Look out, Wayne: That's when Gretzky knew it was time to quit
Many NHL players struggle with deciding when to retire, but for Wayne Gretzky, the time to hang up the skates became clear when opponents would warn "The Great One" before hitting him.
"I got hit -- I didn't get hit as much as people probably wanted me to get hit, especially on the opposing teams, " Gretzky said Thursday night during an appearance on the TBS show "Conan." "But I knew it was time to retire when I was playing my last year, and people I was playing against, before they would hit me, they would scream my name, and I remember thinking, 'Wow, something's not right about this.'"
The Great One retired after the 1998-99 season as a member of the New York Rangers.
Even though opponents wanted to play physical with Gretzky and knock him off his game, guys crossing the line and taking runs at him was rare. The players knew Gretzky was the driving force in the sport's enormous increase in popularity in the late 1980s and early 1990s, especially after he was traded from the Edmonton Oilers to the Los Angeles Kings on Aug. 9, 1988.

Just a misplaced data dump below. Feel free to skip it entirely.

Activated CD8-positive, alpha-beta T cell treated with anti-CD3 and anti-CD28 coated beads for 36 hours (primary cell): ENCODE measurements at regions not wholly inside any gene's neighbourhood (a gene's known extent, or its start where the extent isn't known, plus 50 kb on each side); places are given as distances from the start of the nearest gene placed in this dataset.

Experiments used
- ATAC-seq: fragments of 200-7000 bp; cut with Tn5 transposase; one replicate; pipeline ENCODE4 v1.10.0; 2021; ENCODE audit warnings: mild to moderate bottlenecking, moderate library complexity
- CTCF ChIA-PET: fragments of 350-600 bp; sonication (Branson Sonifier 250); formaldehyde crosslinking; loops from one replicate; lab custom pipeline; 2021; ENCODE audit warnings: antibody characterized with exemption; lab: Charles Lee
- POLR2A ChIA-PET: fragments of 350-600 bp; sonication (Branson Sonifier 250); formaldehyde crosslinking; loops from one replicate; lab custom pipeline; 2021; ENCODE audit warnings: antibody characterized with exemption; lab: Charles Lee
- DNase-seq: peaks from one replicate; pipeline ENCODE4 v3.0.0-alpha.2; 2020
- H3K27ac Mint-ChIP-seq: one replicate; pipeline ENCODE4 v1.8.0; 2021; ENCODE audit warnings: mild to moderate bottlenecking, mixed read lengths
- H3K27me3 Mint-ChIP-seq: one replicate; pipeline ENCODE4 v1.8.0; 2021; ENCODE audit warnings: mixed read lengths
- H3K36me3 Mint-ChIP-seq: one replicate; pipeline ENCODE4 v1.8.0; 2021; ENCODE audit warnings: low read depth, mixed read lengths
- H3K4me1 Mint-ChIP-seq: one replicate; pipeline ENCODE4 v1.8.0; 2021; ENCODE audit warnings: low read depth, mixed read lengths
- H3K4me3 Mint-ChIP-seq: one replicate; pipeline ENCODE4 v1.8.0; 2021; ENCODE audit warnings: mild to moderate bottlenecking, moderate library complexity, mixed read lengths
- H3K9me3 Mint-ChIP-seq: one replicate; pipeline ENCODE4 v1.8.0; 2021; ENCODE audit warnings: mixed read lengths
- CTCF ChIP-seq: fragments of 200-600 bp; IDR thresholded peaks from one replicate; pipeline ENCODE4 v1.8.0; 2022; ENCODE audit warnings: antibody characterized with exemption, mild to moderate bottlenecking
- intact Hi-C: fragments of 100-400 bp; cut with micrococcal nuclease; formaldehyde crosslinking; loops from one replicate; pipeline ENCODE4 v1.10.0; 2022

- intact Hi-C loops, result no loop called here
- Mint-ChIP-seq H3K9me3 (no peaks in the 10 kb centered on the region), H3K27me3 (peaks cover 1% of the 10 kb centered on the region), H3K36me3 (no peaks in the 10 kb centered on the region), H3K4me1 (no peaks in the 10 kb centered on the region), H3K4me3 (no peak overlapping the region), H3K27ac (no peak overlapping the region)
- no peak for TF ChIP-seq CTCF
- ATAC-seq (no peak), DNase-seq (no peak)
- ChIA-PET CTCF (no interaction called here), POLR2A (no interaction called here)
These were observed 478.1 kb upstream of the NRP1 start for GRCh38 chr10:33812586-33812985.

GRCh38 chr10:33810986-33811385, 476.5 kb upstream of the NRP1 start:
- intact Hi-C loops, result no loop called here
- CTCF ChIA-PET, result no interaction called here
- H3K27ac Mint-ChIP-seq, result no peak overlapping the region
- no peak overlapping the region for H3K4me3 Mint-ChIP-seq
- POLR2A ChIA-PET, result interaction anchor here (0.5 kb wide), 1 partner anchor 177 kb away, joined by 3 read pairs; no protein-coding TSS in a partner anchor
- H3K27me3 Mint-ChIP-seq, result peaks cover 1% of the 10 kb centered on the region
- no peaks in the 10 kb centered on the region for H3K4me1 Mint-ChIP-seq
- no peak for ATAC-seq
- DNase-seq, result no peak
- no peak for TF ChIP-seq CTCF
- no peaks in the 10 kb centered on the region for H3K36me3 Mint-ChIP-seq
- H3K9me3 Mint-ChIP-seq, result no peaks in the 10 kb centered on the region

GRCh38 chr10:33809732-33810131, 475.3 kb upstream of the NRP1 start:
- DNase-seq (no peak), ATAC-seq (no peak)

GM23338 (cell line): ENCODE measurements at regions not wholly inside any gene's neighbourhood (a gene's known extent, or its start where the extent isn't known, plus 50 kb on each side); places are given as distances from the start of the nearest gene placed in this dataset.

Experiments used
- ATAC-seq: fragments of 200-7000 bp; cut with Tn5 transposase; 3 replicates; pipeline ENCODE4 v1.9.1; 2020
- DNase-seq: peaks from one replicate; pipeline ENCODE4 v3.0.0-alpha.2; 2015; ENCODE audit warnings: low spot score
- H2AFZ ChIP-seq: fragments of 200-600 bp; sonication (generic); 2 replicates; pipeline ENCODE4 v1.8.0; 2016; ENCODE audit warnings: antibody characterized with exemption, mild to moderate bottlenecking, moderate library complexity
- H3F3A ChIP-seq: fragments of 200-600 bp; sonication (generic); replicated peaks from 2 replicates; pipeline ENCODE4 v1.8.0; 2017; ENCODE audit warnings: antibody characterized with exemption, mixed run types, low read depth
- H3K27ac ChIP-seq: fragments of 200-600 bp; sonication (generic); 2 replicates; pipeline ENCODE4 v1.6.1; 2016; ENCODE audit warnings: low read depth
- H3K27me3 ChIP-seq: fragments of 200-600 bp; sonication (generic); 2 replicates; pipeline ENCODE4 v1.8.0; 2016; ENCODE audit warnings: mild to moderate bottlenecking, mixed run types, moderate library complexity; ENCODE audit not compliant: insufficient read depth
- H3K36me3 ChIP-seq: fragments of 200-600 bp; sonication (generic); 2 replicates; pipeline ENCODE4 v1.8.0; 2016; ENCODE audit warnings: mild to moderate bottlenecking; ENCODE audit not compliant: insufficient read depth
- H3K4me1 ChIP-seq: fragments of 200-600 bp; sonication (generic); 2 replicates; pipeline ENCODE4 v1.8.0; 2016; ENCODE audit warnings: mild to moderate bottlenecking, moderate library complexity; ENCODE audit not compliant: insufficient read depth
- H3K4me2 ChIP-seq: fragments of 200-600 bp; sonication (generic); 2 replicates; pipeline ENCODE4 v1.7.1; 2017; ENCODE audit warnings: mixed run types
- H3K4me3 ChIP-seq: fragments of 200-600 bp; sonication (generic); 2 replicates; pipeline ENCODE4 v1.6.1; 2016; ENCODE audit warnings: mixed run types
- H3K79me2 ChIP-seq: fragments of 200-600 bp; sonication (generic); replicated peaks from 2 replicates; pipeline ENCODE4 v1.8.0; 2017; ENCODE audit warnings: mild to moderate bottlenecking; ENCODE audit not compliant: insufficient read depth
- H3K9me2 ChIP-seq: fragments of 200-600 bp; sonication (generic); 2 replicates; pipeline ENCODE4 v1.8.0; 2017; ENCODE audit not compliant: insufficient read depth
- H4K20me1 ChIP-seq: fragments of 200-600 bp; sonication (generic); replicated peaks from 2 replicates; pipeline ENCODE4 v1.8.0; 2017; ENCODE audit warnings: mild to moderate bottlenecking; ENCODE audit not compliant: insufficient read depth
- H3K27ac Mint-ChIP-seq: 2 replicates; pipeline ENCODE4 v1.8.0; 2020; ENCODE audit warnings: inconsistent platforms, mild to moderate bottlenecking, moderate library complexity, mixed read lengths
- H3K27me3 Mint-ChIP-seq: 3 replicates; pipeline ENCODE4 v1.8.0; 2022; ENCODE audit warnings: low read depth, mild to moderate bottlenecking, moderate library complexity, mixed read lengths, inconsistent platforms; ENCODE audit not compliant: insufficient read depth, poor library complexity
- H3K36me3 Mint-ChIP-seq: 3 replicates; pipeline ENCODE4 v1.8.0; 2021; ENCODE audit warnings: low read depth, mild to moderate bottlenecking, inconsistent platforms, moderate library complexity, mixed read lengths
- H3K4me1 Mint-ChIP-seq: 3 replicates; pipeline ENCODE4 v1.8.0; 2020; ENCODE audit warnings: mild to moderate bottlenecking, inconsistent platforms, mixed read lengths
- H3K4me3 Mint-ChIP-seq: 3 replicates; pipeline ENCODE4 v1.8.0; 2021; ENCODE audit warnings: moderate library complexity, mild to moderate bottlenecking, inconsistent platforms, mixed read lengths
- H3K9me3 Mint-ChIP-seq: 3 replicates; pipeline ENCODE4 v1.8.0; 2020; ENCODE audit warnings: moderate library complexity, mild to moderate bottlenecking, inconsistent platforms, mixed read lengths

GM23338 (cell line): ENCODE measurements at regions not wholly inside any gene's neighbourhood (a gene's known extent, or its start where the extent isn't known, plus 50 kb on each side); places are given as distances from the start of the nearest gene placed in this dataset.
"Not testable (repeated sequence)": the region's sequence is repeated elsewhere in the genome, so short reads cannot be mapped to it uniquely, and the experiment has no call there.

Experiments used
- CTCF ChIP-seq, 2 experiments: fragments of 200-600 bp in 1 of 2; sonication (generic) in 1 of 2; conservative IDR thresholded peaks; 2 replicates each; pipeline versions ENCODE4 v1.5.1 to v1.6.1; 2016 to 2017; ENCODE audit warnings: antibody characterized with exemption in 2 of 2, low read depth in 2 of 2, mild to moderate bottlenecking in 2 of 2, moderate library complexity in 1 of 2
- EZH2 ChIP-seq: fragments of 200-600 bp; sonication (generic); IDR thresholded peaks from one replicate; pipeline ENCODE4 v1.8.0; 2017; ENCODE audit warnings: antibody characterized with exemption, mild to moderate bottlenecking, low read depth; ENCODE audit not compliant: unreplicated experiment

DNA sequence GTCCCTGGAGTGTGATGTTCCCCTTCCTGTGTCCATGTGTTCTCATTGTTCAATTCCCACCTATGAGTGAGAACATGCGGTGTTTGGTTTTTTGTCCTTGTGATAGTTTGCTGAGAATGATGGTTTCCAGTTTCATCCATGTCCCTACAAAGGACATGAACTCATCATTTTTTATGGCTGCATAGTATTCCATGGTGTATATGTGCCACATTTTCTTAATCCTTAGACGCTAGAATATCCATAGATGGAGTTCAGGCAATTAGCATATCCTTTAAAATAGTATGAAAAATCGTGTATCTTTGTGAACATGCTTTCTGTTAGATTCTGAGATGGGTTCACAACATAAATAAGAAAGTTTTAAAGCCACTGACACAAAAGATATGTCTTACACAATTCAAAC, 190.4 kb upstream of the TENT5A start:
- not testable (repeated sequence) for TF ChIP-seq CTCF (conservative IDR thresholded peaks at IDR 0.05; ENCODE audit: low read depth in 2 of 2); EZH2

As Gretzky helped the NHL become a mainstream attraction in the United States, salaries rose significantly, creating a better situation for players.
Another reason not to hit Gretzky was that teammates Dave Semenko and Marty McSorley would make opponents drop the gloves if they didn't like a hit that The Great One took. Semenko and McSorley were two of the toughest players ever.
Gretzky does have four regular-season bouts on his NHL fight card. One of those was against Neil Broten of the Minnesota North Stars in 1982. Unfortunately for No. 99, he was soundly beaten in the fight.
Gretzky's appearance on Conan also included a discussion on Saturday's Stadium Series game at Dodger Stadium between the Kings and Anaheim Ducks. Check out Gretzky's appearance on Conan in the video below.